Poetry Review — Sorry I Haven’t Texted You Back

In need of a friend;
lonely living in a world
Addicted to pharmaceuticals


Sorry I Haven’t Texted You Back by Alicia Cook is the poet’s sixth collection of poetry. Cook dedicates much of her life to shedding light on how drug addiction impacts the mental health of families. She released a collection of essays on the topic entitled Heroin Is The Worst Thing To Ever Happen To Me. An essayist and speaker, her activism to fight the opioid epidemic is far-reaching and has garnered a worldwide readership, and her very own episode on the Emmy-nominated PBS series Here’s the Story.

Sorry I Haven’t Texted You Back is the third collection of Cook’s poetry that I have reviewed. I am fond of her use of music and the music theme to frame her poetry. Her poems, or tracks as she calls them, are influenced by music. I can’t say for all the poems, but where I knew the music in her “currently listening to” following each poem, it was synergy. The combination of Springsteen’s “Glory Days” and “Track 89” was fantastic. Unfortunately, most of the music is after my time. The poetry, however, on its own, is substantial and moving.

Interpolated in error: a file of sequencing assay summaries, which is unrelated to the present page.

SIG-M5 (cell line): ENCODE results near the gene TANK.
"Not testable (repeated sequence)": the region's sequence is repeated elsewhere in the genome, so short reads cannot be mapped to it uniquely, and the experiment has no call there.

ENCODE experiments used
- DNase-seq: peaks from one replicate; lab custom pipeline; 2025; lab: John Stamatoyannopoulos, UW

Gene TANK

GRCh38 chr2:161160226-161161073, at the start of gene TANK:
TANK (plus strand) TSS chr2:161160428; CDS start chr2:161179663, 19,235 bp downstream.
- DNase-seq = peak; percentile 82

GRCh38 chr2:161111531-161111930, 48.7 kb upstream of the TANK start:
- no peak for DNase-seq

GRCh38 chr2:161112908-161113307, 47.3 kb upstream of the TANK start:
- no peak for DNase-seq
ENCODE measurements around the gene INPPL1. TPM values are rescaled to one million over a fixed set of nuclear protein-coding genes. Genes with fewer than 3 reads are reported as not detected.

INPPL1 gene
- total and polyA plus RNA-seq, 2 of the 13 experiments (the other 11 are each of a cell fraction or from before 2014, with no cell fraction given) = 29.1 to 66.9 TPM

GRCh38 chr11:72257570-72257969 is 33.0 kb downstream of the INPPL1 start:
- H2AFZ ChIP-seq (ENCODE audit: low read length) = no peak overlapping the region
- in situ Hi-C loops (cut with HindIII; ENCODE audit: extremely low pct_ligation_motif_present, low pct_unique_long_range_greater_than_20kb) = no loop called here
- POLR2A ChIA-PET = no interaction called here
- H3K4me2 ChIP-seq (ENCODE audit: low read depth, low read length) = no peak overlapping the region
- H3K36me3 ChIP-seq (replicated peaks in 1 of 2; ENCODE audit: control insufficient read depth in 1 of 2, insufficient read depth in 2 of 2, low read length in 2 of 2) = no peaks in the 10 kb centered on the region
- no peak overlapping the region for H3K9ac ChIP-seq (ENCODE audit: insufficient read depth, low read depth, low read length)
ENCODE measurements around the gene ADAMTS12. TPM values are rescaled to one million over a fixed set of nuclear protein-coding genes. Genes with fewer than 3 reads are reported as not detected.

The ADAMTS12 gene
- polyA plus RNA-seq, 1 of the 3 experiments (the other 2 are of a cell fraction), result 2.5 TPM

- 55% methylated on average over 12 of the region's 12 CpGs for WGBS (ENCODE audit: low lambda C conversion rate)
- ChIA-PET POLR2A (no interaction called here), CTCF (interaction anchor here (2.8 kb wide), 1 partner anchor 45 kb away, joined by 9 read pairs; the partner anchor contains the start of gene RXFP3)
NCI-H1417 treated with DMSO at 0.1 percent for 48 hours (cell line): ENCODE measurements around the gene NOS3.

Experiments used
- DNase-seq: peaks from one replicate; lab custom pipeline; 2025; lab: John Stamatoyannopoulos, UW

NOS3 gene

Cook stands out among the younger poets in her writing. Her poetry is traditional in form and much more developed than the Instagram poetry that seems to be all the rage today; her poetry also packs much more of a punch. Deep and well-thought lines adds power to the words. It is refreshing to see traditional poetry for all readers that is actually poetry and not a collection of clichés masquerading as a poem. With that being said, the second half of Cook’s collection, “Side B The Remixes,” takes each individual Track to create a new poem or perhaps, a lyric, through blackout. Blacking out portions of the original track or hand-drawn connections of words creates another layer of meaning. A clever reader will see this as a continuation of the drawing by Katie Curcio after the dedication; what remains hidden in what we say.

Cook writes with emotions and carries her themes throughout this collection. Her emotions, although strong, are not overpowering her message. Her themes are natural without a hint of being forced. Cook exhibits a great talent that is rare today in younger poets. A master of verse.

Leave a comment

Filed under Book Review

Leave a Reply

Fill in your details below or click an icon to log in:

WordPress.com Logo

You are commenting using your WordPress.com account. Log Out /  Change )

Facebook photo

You are commenting using your Facebook account. Log Out /  Change )

Connecting to %s